Don't let the bed bugs bite! Czechia reports sharp rise in globetrotting pests

Hygiene stations in Prague and nationwide have reported a rise in bed bug incidences, owing mainly to recent high breeding season. Staff

Written by Staff Published on 18.10.2023 13:30:00 (updated on 18.10.2023) Reading time: 4 minutes

Nowadays, are parts of your body itchy in the morning, or do you sometimes see strange marks on your skin? There could be a good reason for this: according to a new press release by the State Health Institute (SZÚ), bed bugs are becoming more frequent in Czechia. 

SZÚ figures show that demand for bed bug extermination in Czechia is on the rise, with pest control companies in the country recently reporting a 15-percent rise in callouts compared to the beginning of this year.

Prague irritated by bed bugs

Prague, like many other popular tourist destinations in Europe, is waging a battle against bed bugs in its accommodation facilities such as hotels, hostels, and university dormitories. According to workers at Prague’s main hygiene station, the occurrence of these pests is alarmingly high, with up to two mass cases reported each week. Bed bugs are notorious for their rapid multiplication and ability to spread via luggage or the soles of shoes.

Bed bugs, also known as house bugs, measure around 5 millimeters (mm) and feed primarily on human blood. They tend to hide in mattresses and bedding, and can easily travel in clothing or bags. While they had largely disappeared from most Western societies by the 1950s, they started to reappear approximately 30 years ago.

Exterminators also note that the most common months for outbreaks of bed bugs are in August and September when people travel and move most often between different areas.

Spokesperson of Prague hygiene station Zbyňek Boublík said this week that the spread of bed bugs is related to the increased movement and mobility of people, adding “modern society has almost forgotten about these small parasites.”


  • Live adult bed bugs are visible without the need for magnification and are approximately the size of an apple seed.
  • Bed bug nymphs, which are immature bed bugs, are smaller than adults, ranging from 1.5 to 4.5 mm in size. They tend to be translucent to tan in color, especially when they have not fed.
  • Bed bug eggs are extremely challenging to spot with the naked eye. They are roughly the size of a pinhead (about 1 mm) and have a pearly-white appearance.
  • Molted exoskeletons: As nymphs develop into adults, they shed their skin five times. These discarded skins are left in hiding places and can often be found on bedding.
  • Feces appear as small, dark spots that may smudge and bleed into fabric.


While considered an annoyance, bed bugs are typically not dangerous; they do not carry or transmit disease-carrying bacteria. However, they can cause serious issues when a person is allergic to the bugs. The bites, then, can cause serious skin swelling, inflammation, and even anaphylaxis (a potentially life-threatening allergic reaction that disrupts breathing).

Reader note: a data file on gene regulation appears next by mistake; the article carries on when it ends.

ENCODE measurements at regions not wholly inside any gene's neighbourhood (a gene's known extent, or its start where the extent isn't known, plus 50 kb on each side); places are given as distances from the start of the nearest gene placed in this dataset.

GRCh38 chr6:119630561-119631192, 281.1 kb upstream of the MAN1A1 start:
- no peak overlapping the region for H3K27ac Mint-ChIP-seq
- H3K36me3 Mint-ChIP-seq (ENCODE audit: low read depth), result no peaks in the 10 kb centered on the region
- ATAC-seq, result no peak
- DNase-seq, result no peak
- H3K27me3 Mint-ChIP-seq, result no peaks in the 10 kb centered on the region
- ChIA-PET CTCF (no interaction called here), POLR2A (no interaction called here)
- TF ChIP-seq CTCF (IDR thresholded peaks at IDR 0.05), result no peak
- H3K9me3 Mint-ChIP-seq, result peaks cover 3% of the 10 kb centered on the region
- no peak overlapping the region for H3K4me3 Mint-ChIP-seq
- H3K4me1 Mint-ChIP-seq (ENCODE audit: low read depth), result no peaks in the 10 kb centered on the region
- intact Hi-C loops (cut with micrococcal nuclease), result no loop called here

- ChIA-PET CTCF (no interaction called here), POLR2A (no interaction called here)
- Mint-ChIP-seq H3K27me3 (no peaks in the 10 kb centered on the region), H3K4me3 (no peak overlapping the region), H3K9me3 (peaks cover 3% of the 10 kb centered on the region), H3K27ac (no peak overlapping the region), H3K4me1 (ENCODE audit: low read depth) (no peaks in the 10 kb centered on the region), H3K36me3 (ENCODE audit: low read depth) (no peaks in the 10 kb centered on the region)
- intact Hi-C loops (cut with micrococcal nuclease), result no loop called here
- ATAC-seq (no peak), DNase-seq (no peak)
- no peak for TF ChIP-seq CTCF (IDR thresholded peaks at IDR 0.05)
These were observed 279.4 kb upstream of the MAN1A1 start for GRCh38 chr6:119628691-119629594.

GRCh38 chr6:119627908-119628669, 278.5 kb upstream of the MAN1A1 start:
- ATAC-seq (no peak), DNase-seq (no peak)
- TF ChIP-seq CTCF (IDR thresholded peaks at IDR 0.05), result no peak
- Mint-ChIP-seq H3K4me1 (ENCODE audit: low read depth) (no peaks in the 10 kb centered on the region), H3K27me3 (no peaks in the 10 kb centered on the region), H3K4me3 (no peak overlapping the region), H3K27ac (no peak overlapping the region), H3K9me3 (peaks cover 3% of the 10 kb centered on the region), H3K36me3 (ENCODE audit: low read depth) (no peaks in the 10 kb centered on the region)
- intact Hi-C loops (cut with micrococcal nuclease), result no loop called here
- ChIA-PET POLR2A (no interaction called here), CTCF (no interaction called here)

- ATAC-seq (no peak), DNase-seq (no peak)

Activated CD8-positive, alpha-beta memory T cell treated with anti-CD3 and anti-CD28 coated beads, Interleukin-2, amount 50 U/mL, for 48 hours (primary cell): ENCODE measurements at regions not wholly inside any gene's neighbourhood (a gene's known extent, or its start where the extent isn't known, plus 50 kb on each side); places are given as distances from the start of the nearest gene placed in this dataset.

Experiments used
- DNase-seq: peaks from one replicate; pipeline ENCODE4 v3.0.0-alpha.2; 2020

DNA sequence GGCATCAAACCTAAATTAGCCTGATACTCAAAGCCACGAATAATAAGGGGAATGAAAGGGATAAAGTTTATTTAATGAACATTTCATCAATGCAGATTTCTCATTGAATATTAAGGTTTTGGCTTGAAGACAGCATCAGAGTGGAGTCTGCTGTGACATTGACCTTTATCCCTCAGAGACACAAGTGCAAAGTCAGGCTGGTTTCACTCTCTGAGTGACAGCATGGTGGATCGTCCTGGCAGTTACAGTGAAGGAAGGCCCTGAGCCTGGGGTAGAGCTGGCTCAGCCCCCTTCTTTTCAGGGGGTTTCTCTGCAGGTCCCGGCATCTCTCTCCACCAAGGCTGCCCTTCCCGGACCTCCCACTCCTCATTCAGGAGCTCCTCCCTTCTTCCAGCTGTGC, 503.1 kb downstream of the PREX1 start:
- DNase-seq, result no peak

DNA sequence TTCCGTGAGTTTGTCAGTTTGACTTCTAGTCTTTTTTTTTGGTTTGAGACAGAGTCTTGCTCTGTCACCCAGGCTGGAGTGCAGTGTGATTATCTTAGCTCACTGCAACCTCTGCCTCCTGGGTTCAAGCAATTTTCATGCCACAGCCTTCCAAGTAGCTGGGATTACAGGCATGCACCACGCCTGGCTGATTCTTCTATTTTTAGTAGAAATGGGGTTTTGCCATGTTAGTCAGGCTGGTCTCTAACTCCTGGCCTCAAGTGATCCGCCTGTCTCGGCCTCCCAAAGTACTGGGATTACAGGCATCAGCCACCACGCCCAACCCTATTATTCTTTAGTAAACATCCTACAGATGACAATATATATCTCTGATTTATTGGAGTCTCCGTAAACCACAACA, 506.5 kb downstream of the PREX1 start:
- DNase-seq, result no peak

Prevention and vigilance needed

By law, accommodation operators are required to conduct regular preventive disinsections and additional treatments if bed bugs are indeed found. The occurrence is then reported to the regional hygiene stations, which oversee the hygiene standards of accommodation in the city. Hygiene stations also have the power to visit an accommodation facility and make inspections for the presence of the bugs.

“We advise people to carefully inspect all luggage after returning home from trips, possibly even the soles of their shoes. We also advise washing your clothes at the highest possible temperature. If possible, use a tumbler and iron the clothes afterward.”

Spokesperson of Prague hygiene station Zbyňek Boublík

Petr Helekal from the anti-pest e-shop points out that bed bugs have developed resistance to some active substances, making the battle against them even harder. “Ordinary, universal [anti-pest] sprays will not harm them. Sprays developed specifically to control bed bugs must be used,” he says in Dení

How to treat bed bugs

  • Bed bugs and their eggs die at around 45 degrees Celsius, so washing your bedding and clothes at this temperature for 90 minutes should remove them.
  • You can also steam all your bedding and clothing at the same temperature.
  • Freezing temperatures are also known to kill bed bugs, but not their eggs.
  • Insecticides on the Czech market, such as Protect 500, are intended to kill bed bugs.
  • If you are bitten, calamine lotion or ointment containing cortisone or diphenhydramine should help relieve itching and swelling. Products available on the Czech market are tea tree oil and "After Bite."

The Central Bohemia region has in recent months reported the highest increase in bed bugs, at 33 percent, followed by the Moravia Silesia with a 27 percent rise. While the increase in demand for bed bug extermination services in the Czech Republic may not be as significant as in other countries, it highlights the need for continued vigilance and effective measures to control these resilient pests.

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